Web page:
psychotherapy awareness initiative

APA Practice Directorate launches psychotherapy awareness initiative

Public education effort promotes the value of psychotherapy

Sept. 27, 2012—Though countless studies show that psychotherapy helps people living with depression and anxiety, drug therapy has become the most popular course of treatment over the past decade. The American Psychological Association (APA) is wants to balance that trend with an initiative launched this week by the APA Practice Directorate to educate consumers about psychotherapy’s effectiveness and encourage them to ask their physicians about it as a treatment option.

Psychotherapy More than a Quick Fix, Episode 2

“We get a lot of information about drug therapy from commercials and pop culture, but we hear much less about the alternatives,” said Katherine C. Nordal, PhD, APA executive director for professional practice. “We want to arm consumers with information on psychotherapy so when they talk to their primary care practitioners about feeling depressed, anxious or chronically stressed, they know to inquire about psychotherapy as a treatment option.”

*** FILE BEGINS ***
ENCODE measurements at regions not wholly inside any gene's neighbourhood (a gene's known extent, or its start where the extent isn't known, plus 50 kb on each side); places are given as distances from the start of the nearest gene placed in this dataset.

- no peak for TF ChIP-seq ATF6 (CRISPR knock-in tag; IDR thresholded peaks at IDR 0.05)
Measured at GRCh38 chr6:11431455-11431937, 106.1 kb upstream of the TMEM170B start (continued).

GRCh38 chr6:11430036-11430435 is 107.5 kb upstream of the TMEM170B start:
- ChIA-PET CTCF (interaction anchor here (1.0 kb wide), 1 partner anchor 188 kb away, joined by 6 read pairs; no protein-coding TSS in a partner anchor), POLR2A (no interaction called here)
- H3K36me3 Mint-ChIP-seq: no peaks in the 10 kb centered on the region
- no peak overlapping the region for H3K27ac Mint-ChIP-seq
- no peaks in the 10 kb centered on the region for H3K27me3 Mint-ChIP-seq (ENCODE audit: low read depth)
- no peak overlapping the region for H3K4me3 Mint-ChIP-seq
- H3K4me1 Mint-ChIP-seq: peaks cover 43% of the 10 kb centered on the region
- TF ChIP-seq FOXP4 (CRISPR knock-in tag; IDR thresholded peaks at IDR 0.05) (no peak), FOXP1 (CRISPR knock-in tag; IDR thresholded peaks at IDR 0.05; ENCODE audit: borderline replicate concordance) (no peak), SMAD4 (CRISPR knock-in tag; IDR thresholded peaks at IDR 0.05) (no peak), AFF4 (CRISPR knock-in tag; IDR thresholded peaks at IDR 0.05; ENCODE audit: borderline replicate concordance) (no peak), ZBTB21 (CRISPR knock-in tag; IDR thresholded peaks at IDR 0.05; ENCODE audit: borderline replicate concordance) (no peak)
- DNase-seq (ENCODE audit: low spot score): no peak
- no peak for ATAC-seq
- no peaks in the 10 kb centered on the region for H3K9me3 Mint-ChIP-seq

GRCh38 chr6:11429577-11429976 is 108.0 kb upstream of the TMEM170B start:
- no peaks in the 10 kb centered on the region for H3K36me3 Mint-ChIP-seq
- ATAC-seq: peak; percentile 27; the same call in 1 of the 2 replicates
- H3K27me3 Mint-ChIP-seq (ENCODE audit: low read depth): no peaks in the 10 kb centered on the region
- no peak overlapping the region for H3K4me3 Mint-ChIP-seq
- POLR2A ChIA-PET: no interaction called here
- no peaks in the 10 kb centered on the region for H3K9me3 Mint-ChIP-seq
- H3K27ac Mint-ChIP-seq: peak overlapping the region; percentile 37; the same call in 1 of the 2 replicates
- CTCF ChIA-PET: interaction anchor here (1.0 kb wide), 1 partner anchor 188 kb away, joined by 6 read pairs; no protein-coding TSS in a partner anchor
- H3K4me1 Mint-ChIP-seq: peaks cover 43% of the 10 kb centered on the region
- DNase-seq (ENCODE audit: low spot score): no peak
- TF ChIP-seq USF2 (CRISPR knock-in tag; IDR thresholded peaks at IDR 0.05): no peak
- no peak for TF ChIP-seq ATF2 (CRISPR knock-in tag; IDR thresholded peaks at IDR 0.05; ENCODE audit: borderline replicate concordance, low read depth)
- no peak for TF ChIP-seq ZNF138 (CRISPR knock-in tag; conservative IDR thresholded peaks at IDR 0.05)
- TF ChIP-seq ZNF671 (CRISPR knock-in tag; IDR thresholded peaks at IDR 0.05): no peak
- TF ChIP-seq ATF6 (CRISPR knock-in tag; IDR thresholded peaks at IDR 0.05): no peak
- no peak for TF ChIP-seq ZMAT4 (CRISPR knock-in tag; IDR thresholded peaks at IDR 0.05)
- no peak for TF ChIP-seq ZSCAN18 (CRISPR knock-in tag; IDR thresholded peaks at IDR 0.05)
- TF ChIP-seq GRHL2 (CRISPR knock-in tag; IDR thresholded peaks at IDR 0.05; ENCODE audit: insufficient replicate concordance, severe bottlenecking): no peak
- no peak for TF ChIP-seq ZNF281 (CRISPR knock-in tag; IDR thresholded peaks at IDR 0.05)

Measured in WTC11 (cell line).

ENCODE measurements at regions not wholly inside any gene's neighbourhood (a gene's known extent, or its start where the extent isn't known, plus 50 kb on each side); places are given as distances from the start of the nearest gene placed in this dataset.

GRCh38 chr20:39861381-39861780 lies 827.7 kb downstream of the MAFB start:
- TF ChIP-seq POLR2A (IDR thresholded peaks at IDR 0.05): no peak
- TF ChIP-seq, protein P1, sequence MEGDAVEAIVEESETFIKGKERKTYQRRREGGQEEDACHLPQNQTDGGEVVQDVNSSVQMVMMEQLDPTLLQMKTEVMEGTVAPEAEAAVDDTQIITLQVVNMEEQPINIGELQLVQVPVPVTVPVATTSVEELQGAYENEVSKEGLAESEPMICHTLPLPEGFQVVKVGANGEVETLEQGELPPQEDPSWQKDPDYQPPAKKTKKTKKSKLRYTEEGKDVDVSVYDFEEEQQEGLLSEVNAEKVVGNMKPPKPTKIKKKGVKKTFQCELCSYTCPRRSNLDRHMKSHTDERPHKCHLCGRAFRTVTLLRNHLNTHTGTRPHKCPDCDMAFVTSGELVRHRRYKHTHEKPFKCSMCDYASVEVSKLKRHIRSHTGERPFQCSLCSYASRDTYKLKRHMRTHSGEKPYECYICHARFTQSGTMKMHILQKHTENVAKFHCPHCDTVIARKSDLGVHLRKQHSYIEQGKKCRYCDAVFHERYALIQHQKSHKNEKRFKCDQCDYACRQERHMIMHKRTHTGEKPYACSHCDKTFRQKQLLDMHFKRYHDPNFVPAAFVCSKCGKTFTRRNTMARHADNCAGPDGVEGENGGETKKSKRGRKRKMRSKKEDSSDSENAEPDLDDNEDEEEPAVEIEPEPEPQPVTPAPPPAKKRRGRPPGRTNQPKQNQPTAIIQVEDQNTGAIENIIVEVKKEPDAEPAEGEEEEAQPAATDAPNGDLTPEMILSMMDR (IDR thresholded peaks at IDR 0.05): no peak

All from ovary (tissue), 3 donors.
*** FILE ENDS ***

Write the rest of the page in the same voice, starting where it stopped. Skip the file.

For a Healthy Mind and Body…Talk to a PsychologistThe psychotherapy awareness initiative consists of a multichannel communications effort including media outreach as well as digital and social media. New materials on psychotherapy and depression are available by requesting a copy from The Berkeley Institute for Behavioral Health and Psychological Services , including the updated brochure For a Healthy Mind and Body…Talk to a psychologist.

The brochure explains how practicing psychologists can help people manage their stress and treat depression, anxiety and other behavioral health issues. It also highlights psychologists’ training and education and provides practical information on confidentiality and insurance coverage for psychological services.  The brochure is available  in English and Spanish.

APA has also introduced an animated video series, Psychotherapy: More Than a Quick Fix about a fictional miracle drug called “Fixitol.” The videos are a parody on drug ads, drawing attention to the value of psychotherapy as a treatment option.  Based on research the videos  favorably compare psychotherapy to drug therapy, it is careful not to deny the appropriate use of medications for some individuals.

Original article from American Psychological Association

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